A decade after UC San Francisco scientists identified an over-the-counter antihistamine as a treatment for multiple sclerosis, researchers have developed an approach to measure the drug’s effectiveness in repairing the brain, making it possible to also assess future therapies for the devastating disorder.
The researchers first identified clemastine as a potential MS therapy, and used MRI scans to study the drug’s impact on the brain of 50 participants in a clinical study.
In MS, patients lose myelin, the protective insulation around nerve fibers. This myelin loss triggers delays in nerve signals, leading to weakness and spasticity, vision loss, cognitive slowing and other symptoms.
In the study, patients with MS who enrolled in the ReBUILD trial were divided into two groups: the first group received clemastine for the first three months of the study and the second group received clemastine only in months three to five. Using the myelin water fraction as a biomarker, the researchers found that myelin water increased in the first group after participants received the drug and continued to increase after clemastine was stopped. In the second group, the myelin water fraction showed decreases in myelin water in the first portion of the study, under the placebo, and a rebound after participants received clemastine.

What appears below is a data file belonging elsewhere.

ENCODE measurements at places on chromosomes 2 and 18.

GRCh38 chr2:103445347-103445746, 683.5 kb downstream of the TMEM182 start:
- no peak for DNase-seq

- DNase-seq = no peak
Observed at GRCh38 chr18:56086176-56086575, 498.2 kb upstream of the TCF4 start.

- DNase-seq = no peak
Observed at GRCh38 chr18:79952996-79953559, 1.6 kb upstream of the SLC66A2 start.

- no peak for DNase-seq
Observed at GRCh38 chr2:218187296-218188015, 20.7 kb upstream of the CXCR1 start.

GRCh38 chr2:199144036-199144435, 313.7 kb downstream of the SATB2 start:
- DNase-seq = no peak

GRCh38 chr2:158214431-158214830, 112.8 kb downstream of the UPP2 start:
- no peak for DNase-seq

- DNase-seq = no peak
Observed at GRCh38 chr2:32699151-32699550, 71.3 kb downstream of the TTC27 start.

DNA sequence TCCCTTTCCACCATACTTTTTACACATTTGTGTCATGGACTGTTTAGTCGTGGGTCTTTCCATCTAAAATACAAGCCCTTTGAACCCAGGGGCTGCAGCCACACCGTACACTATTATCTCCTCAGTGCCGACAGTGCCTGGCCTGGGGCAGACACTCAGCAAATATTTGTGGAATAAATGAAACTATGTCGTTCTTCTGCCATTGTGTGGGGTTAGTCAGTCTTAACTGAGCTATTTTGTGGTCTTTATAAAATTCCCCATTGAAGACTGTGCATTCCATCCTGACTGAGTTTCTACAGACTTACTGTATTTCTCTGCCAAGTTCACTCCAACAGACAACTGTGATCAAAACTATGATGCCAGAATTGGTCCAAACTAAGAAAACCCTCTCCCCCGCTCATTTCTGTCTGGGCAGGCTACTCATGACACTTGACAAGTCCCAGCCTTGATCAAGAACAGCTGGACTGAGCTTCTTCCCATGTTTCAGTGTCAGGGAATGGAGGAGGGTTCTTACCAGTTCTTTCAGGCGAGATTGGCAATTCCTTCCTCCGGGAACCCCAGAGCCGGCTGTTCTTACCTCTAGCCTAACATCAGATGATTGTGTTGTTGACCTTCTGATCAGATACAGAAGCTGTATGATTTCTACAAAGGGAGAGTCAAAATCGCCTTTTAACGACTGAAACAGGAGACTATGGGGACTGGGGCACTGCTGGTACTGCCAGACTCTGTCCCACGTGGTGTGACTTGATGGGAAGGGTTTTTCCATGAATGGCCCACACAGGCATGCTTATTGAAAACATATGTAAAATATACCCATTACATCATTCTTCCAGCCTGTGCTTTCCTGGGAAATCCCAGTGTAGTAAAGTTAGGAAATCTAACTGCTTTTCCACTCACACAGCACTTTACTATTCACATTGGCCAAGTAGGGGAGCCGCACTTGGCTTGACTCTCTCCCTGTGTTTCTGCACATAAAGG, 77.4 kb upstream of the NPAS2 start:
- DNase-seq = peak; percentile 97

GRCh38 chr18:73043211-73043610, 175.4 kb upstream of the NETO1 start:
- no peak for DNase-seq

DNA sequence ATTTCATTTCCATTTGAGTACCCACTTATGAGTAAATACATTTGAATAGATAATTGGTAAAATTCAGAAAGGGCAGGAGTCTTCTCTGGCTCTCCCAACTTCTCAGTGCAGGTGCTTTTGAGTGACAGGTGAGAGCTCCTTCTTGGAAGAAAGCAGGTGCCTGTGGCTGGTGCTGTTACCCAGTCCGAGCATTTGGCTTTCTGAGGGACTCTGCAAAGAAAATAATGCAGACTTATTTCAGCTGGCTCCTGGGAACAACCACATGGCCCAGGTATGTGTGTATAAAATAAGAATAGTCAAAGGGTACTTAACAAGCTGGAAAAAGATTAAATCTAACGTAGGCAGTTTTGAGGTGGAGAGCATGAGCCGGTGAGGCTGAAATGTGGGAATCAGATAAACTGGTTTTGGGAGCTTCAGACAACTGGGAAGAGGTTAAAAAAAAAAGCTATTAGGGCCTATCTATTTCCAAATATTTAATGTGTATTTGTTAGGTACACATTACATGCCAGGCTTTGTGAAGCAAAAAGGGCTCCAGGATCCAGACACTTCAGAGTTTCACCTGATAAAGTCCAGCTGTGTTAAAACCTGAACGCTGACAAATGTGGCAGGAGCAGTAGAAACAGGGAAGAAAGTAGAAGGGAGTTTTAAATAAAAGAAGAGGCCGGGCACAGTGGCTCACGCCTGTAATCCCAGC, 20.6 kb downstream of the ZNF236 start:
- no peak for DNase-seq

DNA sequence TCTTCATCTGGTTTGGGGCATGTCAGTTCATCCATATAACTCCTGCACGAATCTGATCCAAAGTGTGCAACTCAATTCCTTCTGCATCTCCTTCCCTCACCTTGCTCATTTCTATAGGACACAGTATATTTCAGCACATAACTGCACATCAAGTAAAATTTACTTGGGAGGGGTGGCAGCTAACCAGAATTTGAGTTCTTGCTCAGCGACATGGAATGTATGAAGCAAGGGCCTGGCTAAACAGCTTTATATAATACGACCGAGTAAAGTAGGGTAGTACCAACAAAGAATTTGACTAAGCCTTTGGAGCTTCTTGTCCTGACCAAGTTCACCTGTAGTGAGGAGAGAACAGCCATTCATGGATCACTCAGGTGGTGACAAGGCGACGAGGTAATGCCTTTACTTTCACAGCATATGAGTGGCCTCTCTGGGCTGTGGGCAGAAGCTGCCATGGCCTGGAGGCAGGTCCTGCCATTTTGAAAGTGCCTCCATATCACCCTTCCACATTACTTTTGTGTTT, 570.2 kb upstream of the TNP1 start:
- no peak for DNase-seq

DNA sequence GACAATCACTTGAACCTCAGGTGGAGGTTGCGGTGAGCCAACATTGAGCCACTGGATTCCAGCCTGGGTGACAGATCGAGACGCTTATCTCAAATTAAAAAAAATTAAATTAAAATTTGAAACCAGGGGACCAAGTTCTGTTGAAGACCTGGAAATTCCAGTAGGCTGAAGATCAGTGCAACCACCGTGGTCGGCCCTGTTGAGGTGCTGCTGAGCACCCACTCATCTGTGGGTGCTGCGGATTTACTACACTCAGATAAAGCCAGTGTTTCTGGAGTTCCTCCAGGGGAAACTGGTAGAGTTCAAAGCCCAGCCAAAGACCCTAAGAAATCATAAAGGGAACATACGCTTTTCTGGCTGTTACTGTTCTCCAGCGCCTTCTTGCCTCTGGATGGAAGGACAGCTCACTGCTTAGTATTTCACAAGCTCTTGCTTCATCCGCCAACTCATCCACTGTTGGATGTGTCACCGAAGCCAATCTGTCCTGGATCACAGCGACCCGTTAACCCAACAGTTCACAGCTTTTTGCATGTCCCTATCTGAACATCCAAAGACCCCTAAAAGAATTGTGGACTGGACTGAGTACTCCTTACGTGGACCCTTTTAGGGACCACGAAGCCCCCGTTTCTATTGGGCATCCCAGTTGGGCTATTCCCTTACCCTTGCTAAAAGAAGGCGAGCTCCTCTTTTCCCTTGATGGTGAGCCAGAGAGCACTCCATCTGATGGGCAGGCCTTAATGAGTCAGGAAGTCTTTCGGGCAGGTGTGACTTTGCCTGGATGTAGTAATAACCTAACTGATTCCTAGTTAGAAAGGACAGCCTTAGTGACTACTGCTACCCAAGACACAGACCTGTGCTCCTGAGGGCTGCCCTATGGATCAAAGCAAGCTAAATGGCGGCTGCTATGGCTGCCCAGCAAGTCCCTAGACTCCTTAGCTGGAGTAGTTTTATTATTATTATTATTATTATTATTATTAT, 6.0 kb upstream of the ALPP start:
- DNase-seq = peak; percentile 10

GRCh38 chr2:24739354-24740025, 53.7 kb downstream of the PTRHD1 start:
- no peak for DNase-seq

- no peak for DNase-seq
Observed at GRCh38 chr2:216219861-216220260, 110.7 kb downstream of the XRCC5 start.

In their study, the researchers found that patients with MS who were treated with clemastine experienced modest increases in myelin water, indicating myelin repair. They also proved that the myelin water fraction technique, when focused on the right parts of the brain, could be used to track myelin recovery.
“This is the first example of brain repair being documented on MRI for a chronic neurological condition,” said Green, medical director of the UCSF Multiple Sclerosis and Neuroinflammation Center. “The study provides the first direct, biologically validated, imaging-based evidence of myelin repair induced by clemastine. This will set the standard for future research into remyelinating therapies.”
Clemastine works in this setting by stimulating the differentiation of myelin-making stem cells. This places the medication a generation ahead of existing MS drugs that work by dampening the activity of the immune system, calming inflammation and reducing the risk of relapse. It still isn’t ideal, though, making the water fraction measurement an important tool in developing better therapeutics.
Eduardo Caverzasi, Nico Papinutto, Christian Cordano, Gina Kirkish, Tristan J. Gundel, Alyssa Zhu, Amit Vijay Akula, W. John Boscardin, Heiko Neeb, Roland G. Henry, Jonah R. Chan, Ari J. Green. MWF of the corpus callosum is a robust measure of remyelination: Results from the ReBUILD trial. Proceedings of the National Academy of Sciences, 2023; 120 (20) DOI: 10.1073/pnas.2217635120
University of California – San Francisco. “Can this medication reverse MS? Brain biomarker shows it can: Research identifies hallmark of disease repair for use in future therapies.” ScienceDaily. ScienceDaily, 12 June 2023. <www.sciencedaily.com/releases/2023/06/230612200436.htm>.
Photo by Max Bender